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dc.contributor.authorWang, Juan
dc.contributor.otherQueen's University (Kingston, Ont.). Theses (Queen's University (Kingston, Ont.))en
dc.date.accessioned2019-03-07T19:46:51Z
dc.date.available2019-03-07T19:46:51Z
dc.identifier.urihttp://hdl.handle.net/1974/26029
dc.description.abstractProximity identification has been widely used in access control systems. These systems, in particular Passive Keyless Entry and Start systems (PKES) for high-end automobiles, allow drivers to unlock their vehicles by standing within one meter of the vehicle while carrying a legitimate key fob in their pockets. The PKES systems re¬quire zero interaction from a user since the vehicle is able to detect the presence of the key fob and verify its proximity, thereby allowing the user to have further access to the vehicle. However, due to the restricted processing capacity of the key fobs and the vulnerabilities of RFID technology, these systems may be prone to relay attacks. Some security videos show that thieves executed relay attacks to steal a luxury car in less than one minute. Previous literature findings also demonstrate that conventional PKES systems are vulnerable to attacks that exploit cryptographic techniques such as rolling code scheme and challenge-response scheme. In this thesis, we propose a Context-based Secure Keyless Entry System (CSKES) that adopts Bluetooth Low Energy (Bluetooth 4.0) wireless communication technology and utilizes a wide range of contextual information including round-trip time, RSSI (Receiving Signal Strength Indicator), GPS (Global Positioning System) coordinates, and Jaccard similarity of WiFi APs (Access Points) in order to precisely identify the close proximity of a car to its corresponding key. This multi-feature proximity identification system is highly efficient to mitigate classic relay attacks. We first evaluate each security feature individually to demonstrate their reliability, stability, and rigidity in identifying the characteristics of the environment. Then we implement the proposed system in two parts: an app on iPhone and a simulation application on the laptop. We evaluate the system performance based on three classification models with a dataset collected from normal and abnormal use cases. The results show that the proposed Context-based Secure Keyless Entry System demonstrates great efficiency in identifying physical proximity and preventing classic relay attacks.en_US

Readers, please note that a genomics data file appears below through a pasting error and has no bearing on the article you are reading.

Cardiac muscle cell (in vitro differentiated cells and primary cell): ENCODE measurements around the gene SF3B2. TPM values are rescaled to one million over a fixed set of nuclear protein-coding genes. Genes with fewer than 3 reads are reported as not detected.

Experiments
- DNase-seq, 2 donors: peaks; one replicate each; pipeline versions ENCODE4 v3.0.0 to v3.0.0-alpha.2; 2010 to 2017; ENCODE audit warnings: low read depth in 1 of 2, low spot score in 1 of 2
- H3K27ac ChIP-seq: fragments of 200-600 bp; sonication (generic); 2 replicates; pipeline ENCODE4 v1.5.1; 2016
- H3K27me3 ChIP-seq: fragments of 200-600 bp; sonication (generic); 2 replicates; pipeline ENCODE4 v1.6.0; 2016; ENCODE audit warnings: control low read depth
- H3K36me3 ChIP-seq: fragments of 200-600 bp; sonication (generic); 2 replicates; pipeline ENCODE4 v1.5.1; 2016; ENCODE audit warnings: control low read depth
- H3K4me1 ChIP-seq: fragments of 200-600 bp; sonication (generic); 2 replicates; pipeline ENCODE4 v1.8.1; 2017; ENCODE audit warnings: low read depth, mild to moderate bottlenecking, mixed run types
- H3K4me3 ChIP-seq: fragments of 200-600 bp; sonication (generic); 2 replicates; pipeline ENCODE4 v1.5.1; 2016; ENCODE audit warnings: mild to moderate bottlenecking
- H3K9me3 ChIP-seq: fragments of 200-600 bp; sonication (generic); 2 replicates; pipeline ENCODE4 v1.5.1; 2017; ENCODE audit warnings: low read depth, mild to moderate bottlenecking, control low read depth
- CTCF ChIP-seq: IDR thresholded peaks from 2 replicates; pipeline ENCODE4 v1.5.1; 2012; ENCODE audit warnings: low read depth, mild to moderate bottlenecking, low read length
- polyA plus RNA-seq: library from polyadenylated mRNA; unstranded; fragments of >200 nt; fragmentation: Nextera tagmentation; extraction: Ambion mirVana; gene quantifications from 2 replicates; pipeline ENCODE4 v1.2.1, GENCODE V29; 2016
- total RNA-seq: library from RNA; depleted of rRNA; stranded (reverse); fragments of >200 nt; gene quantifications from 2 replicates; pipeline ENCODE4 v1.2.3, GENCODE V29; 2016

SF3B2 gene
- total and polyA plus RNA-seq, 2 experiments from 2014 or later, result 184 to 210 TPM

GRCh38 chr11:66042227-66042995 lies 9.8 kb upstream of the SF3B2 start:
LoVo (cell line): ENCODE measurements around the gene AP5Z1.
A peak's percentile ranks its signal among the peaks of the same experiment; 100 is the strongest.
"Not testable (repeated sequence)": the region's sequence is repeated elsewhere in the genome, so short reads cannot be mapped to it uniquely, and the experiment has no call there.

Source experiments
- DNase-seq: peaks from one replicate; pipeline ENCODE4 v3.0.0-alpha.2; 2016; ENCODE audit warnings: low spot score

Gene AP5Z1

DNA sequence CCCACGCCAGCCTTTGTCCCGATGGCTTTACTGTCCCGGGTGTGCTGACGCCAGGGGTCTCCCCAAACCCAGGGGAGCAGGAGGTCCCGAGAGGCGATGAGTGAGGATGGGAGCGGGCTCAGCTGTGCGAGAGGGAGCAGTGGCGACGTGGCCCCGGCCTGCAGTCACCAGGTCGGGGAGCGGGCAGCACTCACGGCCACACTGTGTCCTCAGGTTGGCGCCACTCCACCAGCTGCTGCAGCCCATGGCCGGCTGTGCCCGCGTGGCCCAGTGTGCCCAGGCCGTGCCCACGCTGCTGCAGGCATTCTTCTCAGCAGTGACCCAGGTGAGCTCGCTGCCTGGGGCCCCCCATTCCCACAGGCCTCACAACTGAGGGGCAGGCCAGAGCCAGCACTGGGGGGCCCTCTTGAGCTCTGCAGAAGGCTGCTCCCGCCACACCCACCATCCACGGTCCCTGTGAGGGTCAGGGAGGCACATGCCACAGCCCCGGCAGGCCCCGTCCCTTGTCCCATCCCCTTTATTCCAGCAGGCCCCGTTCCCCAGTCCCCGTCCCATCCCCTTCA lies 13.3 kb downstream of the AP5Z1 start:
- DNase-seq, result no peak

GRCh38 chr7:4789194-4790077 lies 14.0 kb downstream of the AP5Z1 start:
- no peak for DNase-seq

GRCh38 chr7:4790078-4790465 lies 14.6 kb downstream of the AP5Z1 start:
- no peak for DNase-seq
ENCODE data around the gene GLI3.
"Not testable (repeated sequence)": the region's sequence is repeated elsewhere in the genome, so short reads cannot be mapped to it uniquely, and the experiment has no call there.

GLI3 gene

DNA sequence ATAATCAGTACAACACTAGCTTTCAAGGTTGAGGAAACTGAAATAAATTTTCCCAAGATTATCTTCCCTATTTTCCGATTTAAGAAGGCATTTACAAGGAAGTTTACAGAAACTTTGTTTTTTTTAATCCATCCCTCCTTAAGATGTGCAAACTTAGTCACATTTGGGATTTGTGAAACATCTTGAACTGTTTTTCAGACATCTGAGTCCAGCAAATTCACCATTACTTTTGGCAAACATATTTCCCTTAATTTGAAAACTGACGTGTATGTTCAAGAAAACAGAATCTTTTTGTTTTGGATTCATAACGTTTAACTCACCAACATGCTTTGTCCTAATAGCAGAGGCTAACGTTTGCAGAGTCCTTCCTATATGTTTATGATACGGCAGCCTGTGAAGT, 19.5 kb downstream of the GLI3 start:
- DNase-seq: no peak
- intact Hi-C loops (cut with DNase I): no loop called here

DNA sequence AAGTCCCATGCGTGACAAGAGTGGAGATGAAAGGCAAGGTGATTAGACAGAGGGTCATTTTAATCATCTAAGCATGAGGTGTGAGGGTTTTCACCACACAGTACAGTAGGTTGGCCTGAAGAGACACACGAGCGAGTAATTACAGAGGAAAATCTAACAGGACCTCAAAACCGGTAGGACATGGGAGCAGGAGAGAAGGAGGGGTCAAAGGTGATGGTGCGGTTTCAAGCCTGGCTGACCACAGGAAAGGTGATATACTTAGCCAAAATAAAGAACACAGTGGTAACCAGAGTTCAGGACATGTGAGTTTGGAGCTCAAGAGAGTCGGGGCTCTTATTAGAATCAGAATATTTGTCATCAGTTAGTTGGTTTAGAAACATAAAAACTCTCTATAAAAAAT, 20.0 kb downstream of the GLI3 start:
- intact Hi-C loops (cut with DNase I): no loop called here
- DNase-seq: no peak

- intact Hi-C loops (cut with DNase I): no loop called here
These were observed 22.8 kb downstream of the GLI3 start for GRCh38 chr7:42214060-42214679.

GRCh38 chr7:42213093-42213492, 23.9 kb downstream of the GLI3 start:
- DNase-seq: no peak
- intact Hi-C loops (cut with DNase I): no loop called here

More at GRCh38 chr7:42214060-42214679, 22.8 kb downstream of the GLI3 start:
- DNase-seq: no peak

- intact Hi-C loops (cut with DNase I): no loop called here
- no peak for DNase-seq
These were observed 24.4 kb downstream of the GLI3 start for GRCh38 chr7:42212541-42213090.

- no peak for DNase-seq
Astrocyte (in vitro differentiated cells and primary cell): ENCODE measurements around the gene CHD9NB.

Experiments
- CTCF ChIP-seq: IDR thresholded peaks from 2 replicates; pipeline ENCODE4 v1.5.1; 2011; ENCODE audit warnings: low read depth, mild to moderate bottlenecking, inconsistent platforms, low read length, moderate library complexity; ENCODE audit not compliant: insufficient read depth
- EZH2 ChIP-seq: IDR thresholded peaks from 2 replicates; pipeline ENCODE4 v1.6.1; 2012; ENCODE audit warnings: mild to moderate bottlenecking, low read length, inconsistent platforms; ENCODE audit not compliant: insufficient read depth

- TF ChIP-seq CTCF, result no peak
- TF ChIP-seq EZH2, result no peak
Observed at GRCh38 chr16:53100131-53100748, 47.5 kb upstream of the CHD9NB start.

dc.language.isoenen_US
dc.relation.ispartofseriesCanadian thesesen
dc.rightsQueen's University's Thesis/Dissertation Non-Exclusive License for Deposit to QSpace and Library and Archives Canadaen
dc.rightsProQuest PhD and Master's Theses International Dissemination Agreementen
dc.rightsIntellectual Property Guidelines at Queen's Universityen
dc.rightsCopying and Preserving Your Thesisen
dc.rightsThis publication is made available by the authority of the copyright owner solely for the purpose of private study and research and may not be copied or reproduced except as permitted by the copyright laws without written authority from the copyright owner.en
dc.subjectBluetooth Low Energyen_US
dc.subjectKeyless Entryen_US
dc.subjectproximity verificationen_US
dc.subjectvehicle securityen_US
dc.subjectrelay attacksen_US
dc.titleA Secure Keyless Entry System Based on Contextual Informationen_US
dc.typethesisen
dc.description.degreeMaster of Applied Scienceen_US
dc.contributor.supervisorZulkernine, Mohammad
dc.contributor.departmentElectrical and Computer Engineeringen_US


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